Schumpeter understood clearly that the “nature” of money was found in the purchasing power afforded from bank journal entries and promises of payment – “credit money”. But despite such great advancements in monetary theory, traditional notions nonetheless held firm that banks were merely collectors of deposits – purely operating as middlemen between savers and borrowers. Many still argued vociferously that banks could not create money. When it became clear that bank lending created the potential for a problematic multiplication of deposits, it was seemingly only the argument that changed. From A.C. Pigou (A Study in Public Finance, 1928): “In all circumstances the [credit] structure is limited by the size of the base, and this is not under the control of the bankers.” Following this line of reasoning, banks did in fact expand deposits, but with mandated reserve requirements and a monetary based under the tight control of the central bank, this power was quite limited. And since it could be assumed that banks would always lend fully to the reserve-mandated limit, it was argued that the money supply was thus dictated not by bank lending but by the central bank supplying the system with additional reserves to lend against. Banks were seen as remaining merely “passive agents” of central bank policy and economic activity.
The following definition of an intermediary remains close to the consensus view:
“A financial intermediary is defined as an enterprise whose assets and liabilities consist almost exclusively of financial instruments. Such instruments would include loans and mortgages, stocks and bonds, bank deposits, savings and loans shares, insurance and pension contracts, commercial paper, shares in investment companies, and so forth. The function of financial intermediaries is to act as middlemen between savers and investors. They gather savings from individuals and businesses that make more than they spend and lend these savings to individuals, entrepreneurs, and government agencies that spend more than they make. Thus the liabilities of financial intermediaries are associated with ‘savers,’ and their assets tend to define ‘investors.’ From the social point of view, the chief problem associated with financial intermediation has always been how to bring in touch with one another the man who has capital funds and no enterprise and the man who has enterprise but no capital.” (A History of Financial Intermediaries, Herman E. Krooss and Martin R. Blyn)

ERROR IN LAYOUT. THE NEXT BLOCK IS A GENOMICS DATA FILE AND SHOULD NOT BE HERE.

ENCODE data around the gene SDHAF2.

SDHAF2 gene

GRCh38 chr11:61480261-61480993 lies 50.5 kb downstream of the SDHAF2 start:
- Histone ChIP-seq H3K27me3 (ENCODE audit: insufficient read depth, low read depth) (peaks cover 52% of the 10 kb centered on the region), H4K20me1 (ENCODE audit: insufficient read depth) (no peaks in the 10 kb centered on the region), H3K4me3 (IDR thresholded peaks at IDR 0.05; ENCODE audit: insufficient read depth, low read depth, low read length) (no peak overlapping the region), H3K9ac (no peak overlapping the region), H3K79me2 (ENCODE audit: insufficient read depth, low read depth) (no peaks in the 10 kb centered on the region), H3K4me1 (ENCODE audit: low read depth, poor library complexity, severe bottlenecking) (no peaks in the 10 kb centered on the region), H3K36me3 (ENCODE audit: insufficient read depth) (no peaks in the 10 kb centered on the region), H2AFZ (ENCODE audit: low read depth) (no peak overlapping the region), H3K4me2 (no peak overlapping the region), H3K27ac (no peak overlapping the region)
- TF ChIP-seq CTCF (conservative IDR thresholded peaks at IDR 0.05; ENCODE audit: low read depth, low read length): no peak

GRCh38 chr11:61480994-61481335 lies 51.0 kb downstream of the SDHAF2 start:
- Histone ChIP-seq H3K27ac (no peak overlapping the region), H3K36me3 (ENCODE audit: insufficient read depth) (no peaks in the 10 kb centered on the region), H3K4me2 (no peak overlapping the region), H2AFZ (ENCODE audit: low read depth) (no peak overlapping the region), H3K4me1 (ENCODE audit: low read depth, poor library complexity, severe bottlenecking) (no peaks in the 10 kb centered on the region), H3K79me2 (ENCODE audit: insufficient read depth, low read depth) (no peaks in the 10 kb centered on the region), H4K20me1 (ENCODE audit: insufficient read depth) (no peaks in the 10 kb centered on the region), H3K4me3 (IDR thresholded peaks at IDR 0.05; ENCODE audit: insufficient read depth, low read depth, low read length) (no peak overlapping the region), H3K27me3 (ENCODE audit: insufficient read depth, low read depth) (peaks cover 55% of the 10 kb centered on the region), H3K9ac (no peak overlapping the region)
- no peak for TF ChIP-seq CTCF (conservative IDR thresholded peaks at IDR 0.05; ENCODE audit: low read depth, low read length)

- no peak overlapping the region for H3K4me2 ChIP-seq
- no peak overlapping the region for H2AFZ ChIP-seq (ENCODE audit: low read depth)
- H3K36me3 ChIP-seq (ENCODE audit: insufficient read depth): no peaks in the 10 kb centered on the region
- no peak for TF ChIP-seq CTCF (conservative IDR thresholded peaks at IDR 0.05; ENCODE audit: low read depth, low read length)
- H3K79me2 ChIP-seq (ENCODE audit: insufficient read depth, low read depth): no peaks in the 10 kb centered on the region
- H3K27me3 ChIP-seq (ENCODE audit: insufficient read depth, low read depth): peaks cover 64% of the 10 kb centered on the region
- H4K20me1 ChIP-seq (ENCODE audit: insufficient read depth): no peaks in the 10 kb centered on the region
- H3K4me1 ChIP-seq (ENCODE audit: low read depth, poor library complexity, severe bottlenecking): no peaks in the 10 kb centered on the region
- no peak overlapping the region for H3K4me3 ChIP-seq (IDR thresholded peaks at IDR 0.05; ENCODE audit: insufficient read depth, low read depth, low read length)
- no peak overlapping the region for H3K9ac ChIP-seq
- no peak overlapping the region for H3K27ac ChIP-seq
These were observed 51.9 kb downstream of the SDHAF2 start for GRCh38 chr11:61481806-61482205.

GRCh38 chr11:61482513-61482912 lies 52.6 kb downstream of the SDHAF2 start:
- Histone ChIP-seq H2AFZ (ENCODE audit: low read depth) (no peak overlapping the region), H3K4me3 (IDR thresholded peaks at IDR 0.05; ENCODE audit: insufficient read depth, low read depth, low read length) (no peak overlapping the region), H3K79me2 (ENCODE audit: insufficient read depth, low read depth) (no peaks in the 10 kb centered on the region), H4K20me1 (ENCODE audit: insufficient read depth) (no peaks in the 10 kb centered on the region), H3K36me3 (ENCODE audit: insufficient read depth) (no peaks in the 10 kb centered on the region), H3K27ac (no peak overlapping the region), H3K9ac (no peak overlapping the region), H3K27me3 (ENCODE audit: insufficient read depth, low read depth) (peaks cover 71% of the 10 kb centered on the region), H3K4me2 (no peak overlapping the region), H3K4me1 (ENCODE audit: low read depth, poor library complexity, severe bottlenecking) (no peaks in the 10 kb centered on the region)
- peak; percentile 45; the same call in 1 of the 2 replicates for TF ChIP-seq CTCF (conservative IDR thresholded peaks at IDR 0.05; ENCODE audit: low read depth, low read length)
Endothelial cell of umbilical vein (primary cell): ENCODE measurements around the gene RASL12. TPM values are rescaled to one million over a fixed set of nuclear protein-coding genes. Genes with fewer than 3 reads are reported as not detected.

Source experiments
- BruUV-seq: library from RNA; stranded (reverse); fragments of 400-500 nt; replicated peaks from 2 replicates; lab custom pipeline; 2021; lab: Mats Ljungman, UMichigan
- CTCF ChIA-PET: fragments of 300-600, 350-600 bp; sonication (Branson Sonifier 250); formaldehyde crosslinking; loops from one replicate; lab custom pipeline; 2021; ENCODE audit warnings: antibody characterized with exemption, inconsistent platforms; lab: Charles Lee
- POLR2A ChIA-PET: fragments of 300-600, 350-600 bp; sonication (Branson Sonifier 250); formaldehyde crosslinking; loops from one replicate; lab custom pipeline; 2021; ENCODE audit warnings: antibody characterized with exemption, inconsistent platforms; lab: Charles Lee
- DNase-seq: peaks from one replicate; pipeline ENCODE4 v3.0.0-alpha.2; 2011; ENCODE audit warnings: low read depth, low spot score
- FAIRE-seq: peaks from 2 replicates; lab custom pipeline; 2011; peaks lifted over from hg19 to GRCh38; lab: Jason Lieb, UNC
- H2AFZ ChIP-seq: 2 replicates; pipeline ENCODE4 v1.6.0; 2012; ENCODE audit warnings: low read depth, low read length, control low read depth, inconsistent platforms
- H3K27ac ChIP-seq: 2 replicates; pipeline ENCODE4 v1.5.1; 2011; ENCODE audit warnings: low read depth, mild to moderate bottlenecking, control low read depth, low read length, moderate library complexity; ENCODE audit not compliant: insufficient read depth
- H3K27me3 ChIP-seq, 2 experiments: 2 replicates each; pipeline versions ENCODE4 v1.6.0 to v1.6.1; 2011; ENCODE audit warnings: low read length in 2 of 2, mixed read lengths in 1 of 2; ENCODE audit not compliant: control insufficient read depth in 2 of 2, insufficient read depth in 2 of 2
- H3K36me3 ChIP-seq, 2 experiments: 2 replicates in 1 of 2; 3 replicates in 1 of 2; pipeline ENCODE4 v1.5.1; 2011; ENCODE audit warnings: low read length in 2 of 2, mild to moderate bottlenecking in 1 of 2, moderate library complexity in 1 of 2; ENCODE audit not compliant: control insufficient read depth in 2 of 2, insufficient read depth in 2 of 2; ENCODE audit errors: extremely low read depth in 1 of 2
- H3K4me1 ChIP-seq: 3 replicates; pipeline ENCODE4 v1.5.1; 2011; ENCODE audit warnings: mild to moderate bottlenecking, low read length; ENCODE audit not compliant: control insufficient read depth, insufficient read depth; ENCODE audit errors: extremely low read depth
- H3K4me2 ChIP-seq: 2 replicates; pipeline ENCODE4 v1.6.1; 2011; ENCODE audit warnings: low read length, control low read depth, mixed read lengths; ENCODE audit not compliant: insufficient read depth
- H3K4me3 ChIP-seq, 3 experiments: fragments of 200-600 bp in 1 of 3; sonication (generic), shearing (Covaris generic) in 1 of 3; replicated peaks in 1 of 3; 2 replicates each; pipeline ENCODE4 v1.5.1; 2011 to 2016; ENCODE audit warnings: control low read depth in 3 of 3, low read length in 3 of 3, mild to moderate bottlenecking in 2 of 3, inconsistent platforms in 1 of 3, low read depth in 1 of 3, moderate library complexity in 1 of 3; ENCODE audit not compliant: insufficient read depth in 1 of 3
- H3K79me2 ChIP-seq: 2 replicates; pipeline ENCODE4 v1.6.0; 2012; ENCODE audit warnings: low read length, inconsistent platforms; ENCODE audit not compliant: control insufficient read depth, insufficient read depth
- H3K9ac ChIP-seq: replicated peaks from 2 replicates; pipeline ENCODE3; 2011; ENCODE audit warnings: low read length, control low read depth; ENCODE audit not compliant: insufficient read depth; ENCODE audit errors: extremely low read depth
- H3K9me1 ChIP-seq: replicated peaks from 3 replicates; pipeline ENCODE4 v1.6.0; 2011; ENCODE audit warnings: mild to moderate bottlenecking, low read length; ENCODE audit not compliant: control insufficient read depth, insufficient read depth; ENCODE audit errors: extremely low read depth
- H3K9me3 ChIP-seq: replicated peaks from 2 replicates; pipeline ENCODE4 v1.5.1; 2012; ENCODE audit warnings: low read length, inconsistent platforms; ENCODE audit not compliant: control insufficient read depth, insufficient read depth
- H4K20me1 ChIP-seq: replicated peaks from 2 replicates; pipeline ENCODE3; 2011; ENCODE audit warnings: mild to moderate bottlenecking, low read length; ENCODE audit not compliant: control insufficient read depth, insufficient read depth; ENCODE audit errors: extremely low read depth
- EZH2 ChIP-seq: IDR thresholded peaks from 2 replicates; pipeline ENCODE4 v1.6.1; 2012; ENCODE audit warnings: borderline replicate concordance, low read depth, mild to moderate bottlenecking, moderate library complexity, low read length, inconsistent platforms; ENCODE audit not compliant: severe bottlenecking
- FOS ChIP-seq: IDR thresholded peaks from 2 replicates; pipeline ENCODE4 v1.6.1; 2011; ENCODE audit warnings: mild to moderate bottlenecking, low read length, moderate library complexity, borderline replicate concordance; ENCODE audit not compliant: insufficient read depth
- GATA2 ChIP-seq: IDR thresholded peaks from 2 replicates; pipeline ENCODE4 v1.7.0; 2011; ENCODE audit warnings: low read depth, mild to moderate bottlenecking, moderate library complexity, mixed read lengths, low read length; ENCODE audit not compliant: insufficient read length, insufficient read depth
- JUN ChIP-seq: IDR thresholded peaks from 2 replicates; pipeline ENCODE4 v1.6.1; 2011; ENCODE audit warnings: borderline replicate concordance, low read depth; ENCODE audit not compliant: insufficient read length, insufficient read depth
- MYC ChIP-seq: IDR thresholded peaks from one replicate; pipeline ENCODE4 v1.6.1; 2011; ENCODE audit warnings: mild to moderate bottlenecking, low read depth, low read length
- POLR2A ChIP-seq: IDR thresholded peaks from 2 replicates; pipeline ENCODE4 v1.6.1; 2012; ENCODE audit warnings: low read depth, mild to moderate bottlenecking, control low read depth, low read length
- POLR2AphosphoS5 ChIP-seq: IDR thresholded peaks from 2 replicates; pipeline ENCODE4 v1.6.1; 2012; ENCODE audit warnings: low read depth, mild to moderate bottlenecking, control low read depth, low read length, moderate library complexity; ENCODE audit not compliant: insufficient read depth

From the above quote, one could certainly incorrectly view intermediaries as passive participants in the economic process. The description does appear reasonable, notwithstanding the fact that it is flawed. Intermediaries are anything but simply “middlemen.” And while there is today recognition of the significance of bank lending to economic performance, it has been like “pulling teeth” to get people to appreciate the powerful credit creation capabilities of the non-traditional intermediaries that have risen to great prominence. While off economists’ and policymakers’ “radar screen,” non-bank credit creation has played a momentous role in fueling the current bubble. And just as theory was surprisingly slow to appreciate the power of banks to create money through journal entries and note issuance, it will apparently take time for proper recognition that a similar process now holds true for the entire expansive U.S. financial sector. In particular, the economic community has yet to appreciate the profound implications for the powerful positions attained by Wall Street and the GSEs in the nation’s credit system. Moreover, few have explored the significance of this incredible power being intricately intertwined with their partners in the money market fund industry.
The contemporary monetary system, as detailed in the past, is largely one massive electronic ledger encompassing a myriad of institutions, securities, arrangements and vehicles. It is a pyramid of credit built on a base of credit. In past commentaries I have gone through journal entries, attempting to illuminate the current extraordinary capacity for monetary expansion. My sense is that I have only been somewhat successful. My presentations, often specifically excluding the banking system, were generally constructed for the purpose of dispelling the notion that only banks create credit. I hope that point has been adequately presented. Please bear with me as I work to refine this analysis, coming this time from a somewhat different angle and, hopefully, making this a more illuminating example of the Power of Money Market Intermediation.
Let’s say Mr. Smith receives a $100 bill as a tax refund. Desiring interest on his “savings,” he immediately deposits this $100 bill with the Bank of Morgan. Morgan accepts the $100 bill, and issues Mr. Smith a deposit ticket (Morgan accounting entries: debit $100 Cash; credit $100 Deposit Owed to Mr. Smith). Faced with paying interest on this deposit, Morgan immediately seeks to lend this $100 bill. Mr. Jones, seeking $100 for the purchase of a new home, borrows this $100 bill from Morgan (Morgan accounting entries: debit Mortgage Loan Owed from Mr. Jones $100; credit Cash $100). Mr. Jones then presents the $100 bill to Mr. Roberts in payment for his house. Note that if this example had incorporated a traditional reserve requirement, say 10%, Morgan’s initial loan would have been limited to a $90. The succeeding loan (after the $90 was deposited) would be limited to (approx.) $81 dollars, and so on. Hopefully it is clear in this example how the money supply was expanded by the $100 loan, resulting in an increase of $100 of “immediately available funds”/purchasing power for Mr. Roberts.